Continental Drift

#3: Recycling

By the early 1960’s it was established that the earth was making new
crust, on the ocean floor, all the time. However, since the earth is not
expanding, where is this new land going?

The answers began to appear in 1964, following a major
earthquake in Alaska. Geologists visiting the area immediately after the quake
were, at first, confused by reports about changes in sea level. Some areas were
claiming that the sea level had fallen, and others that it had risen. Despite
searching, the geologists could find no evidence of a crack in the earth’s
surface. A quake with a magnitude as great as this had to have an associated
fault line (crack), but where was it?

Barnacles

A particularly observant geologist noticed a strange
phenomenon. Along the entire coastline, there was a line of barnacles, still
living, way above the highest level that the sea reached. In some places it was
as much as 20 feet above the present levels of water. The fact that the
barnacles were still living meant that they had been in seawater recently. From
this, scientists were able to state that the sea level at the coast had
definitely fallen, or more accurately, the land had risen.

Inland Flooding

Further inland though, the story was the complete opposite.
Areas, which had been dry for years were suddenly sitting under water. There was
no doubt that these areas had dropped during the earthquake.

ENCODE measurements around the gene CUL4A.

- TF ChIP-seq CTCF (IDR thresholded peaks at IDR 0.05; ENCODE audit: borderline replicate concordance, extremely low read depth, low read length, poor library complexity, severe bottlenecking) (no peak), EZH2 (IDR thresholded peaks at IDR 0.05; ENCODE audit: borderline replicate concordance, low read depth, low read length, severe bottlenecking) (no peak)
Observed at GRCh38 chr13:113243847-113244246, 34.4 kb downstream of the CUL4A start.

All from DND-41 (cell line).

The Fault Line

By drawing diagrams, and making models, the scientists came
to the conclusion that the fault line must lie under the earth’s surface. The
areas of uplifting and sinking indicated that the line ran from an area just off
the coast, diagonally downwards, under the land. They also noticed that just
where their theoretical fault line was, there was a deep trench in the ocean
floor. Trenches like it can be found all the way around the Pacific Ocean rim.

Putting it Together

Now the scientists had the following information:

It didn’t take them very long to decide exactly what was
happening to the extra land. It was disappearing down, under the
continents, at the trenches. The trenches are like a huge crack in the ocean
floor, where the newer rock slides under the older rock. As it slides, the
weight of the older rock pushes it downwards. Eventually it reaches the outer
core of the earth, which is extremely hot and molten. Here it heats up and
becomes molten, joining all the rest of the molten rock, to become magma again.

Recycling

In a way it is like a natural recycling plant. At the mid
ocean ridge, hot molten rock, or magma is forced upwards. As it comes into
contact with the cool ocean it solidifies, becoming new solid rock. The rock is
gradually pushed outwards my more rock as it forms. The entire ocean floor is
being pushed outwards towards the continents. At the edges of the continents,
the new rock is pushed downwards, under the continents. The solid rock heats up
and becomes magma again. Then the cycle begins all over again

Is That the End of the Story?

It might seem that the story is finished now. We have
successfully explained how the continents were pushed apart. We have proved that
the ocean floor is constantly being renewed. We have seen where the extra ocean
floor goes. However, it isn’t quite the end of the story. The theory of
continental drift once it got this far, became known as the theory of Plate
Tectonics. So now we need to look at Plate Tectonics, and also check those facts
about disappearing earth. Not all of it goes down under the continents, some of
it goes up!